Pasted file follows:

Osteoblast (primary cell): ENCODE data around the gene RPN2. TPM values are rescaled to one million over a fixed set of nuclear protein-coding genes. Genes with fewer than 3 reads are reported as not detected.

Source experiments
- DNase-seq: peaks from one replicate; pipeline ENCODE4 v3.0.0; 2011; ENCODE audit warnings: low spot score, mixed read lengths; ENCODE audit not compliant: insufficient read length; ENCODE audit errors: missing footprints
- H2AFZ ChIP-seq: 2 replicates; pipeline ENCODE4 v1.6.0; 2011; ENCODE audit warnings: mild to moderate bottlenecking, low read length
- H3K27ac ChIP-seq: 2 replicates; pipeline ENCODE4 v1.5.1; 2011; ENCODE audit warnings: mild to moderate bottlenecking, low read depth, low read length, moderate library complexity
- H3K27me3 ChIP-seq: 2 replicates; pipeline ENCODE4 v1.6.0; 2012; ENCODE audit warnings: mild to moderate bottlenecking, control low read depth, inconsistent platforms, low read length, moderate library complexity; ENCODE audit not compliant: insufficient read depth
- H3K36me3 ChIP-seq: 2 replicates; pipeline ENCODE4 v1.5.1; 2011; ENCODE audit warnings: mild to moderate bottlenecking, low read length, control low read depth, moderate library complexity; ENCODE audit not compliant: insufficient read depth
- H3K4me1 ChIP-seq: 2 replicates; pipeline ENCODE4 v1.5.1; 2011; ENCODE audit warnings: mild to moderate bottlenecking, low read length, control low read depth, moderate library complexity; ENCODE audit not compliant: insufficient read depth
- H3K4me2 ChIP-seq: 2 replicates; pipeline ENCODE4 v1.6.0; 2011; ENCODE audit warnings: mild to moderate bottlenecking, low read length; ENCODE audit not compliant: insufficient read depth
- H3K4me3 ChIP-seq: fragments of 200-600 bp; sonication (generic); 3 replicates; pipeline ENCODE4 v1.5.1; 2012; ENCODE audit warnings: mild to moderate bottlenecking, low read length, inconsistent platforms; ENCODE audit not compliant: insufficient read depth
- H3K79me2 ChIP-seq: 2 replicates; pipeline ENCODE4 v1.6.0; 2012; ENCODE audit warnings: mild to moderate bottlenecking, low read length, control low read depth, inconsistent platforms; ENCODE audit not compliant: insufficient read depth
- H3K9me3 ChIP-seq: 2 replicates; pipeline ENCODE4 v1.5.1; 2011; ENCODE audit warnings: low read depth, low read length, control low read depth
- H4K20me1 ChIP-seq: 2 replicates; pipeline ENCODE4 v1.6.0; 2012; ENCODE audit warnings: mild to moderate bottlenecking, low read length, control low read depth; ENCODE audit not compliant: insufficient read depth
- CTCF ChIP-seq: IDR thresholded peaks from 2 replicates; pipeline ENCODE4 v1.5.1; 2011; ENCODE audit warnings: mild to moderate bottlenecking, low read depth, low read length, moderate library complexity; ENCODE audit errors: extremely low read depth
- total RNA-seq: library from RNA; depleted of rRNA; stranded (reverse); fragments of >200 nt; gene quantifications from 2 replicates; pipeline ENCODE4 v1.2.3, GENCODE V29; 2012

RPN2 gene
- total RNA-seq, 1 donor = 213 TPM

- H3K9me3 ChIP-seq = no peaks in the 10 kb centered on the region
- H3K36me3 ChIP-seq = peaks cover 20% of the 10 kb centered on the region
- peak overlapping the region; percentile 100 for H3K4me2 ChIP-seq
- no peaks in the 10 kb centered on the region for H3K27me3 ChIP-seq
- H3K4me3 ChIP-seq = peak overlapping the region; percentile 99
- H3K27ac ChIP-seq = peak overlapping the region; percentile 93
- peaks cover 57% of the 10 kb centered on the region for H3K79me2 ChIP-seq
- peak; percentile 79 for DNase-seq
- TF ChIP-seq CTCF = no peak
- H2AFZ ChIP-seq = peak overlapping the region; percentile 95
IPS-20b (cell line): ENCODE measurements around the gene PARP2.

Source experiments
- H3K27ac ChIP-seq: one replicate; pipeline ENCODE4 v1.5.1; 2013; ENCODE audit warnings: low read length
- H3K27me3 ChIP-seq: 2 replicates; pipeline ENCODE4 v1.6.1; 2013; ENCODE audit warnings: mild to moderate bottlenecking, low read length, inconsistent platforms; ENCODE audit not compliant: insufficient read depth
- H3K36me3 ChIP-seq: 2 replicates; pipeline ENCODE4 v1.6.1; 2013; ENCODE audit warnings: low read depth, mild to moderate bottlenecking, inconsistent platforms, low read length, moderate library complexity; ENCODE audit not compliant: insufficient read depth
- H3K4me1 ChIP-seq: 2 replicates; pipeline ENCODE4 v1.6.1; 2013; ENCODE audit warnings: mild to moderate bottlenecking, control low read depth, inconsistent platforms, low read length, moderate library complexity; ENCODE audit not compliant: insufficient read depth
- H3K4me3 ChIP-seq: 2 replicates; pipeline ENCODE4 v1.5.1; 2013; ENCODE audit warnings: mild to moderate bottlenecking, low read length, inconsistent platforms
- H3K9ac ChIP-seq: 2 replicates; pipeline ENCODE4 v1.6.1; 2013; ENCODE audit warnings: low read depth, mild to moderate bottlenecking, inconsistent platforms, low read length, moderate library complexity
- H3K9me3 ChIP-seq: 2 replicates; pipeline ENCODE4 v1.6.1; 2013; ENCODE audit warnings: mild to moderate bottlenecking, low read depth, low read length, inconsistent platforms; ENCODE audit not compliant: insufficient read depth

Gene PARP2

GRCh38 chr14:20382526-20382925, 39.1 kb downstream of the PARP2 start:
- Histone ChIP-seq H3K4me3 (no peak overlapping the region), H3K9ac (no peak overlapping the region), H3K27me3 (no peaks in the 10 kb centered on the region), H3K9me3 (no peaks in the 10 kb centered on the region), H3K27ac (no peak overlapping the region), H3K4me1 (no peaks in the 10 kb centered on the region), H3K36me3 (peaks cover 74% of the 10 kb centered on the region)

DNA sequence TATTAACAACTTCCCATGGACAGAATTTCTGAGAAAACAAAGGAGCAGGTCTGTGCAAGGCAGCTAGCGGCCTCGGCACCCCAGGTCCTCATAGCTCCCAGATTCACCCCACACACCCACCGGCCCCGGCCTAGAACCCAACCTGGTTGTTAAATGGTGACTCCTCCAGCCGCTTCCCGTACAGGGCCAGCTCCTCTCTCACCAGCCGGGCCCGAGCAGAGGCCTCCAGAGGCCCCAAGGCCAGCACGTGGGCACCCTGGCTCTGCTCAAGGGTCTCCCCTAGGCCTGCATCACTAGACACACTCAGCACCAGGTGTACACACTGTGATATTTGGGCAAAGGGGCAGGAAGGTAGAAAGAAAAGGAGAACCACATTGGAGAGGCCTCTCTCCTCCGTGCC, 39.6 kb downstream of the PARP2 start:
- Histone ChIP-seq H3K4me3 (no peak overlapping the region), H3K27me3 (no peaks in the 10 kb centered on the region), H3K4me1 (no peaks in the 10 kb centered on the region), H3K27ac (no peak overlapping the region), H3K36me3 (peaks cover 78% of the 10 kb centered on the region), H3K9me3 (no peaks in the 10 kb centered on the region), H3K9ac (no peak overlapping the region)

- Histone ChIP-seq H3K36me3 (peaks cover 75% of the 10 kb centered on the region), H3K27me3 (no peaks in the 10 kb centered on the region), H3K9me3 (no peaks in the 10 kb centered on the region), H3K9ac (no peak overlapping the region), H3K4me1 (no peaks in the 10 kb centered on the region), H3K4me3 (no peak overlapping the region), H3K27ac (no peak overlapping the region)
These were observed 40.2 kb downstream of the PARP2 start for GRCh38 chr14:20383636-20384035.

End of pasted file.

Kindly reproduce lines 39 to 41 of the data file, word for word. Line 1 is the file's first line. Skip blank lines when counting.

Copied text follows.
- Histone ChIP-seq H3K4me3 (no peak overlapping the region), H3K9ac (no peak overlapping the region), H3K27me3 (no peaks in the 10 kb centered on the region), H3K9me3 (no peaks in the 10 kb centered on the region), H3K27ac (no peak overlapping the region), H3K4me1 (no peaks in the 10 kb centered on the region), H3K36me3 (peaks cover 74% of the 10 kb centered on the region)

DNA sequence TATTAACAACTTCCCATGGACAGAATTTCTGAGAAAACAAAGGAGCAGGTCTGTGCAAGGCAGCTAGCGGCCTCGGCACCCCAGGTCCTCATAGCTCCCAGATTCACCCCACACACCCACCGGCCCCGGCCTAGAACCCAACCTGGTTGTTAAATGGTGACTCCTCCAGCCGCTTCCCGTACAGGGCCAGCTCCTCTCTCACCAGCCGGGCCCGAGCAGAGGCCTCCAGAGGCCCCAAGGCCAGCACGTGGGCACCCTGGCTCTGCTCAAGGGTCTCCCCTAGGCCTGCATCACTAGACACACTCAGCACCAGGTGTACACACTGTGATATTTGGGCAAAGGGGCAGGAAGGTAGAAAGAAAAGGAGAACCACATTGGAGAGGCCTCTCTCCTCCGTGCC, 39.6 kb downstream of the PARP2 start:
- Histone ChIP-seq H3K4me3 (no peak overlapping the region), H3K27me3 (no peaks in the 10 kb centered on the region), H3K4me1 (no peaks in the 10 kb centered on the region), H3K27ac (no peak overlapping the region), H3K36me3 (peaks cover 78% of the 10 kb centered on the region), H3K9me3 (no peaks in the 10 kb centered on the region), H3K9ac (no peak overlapping the region)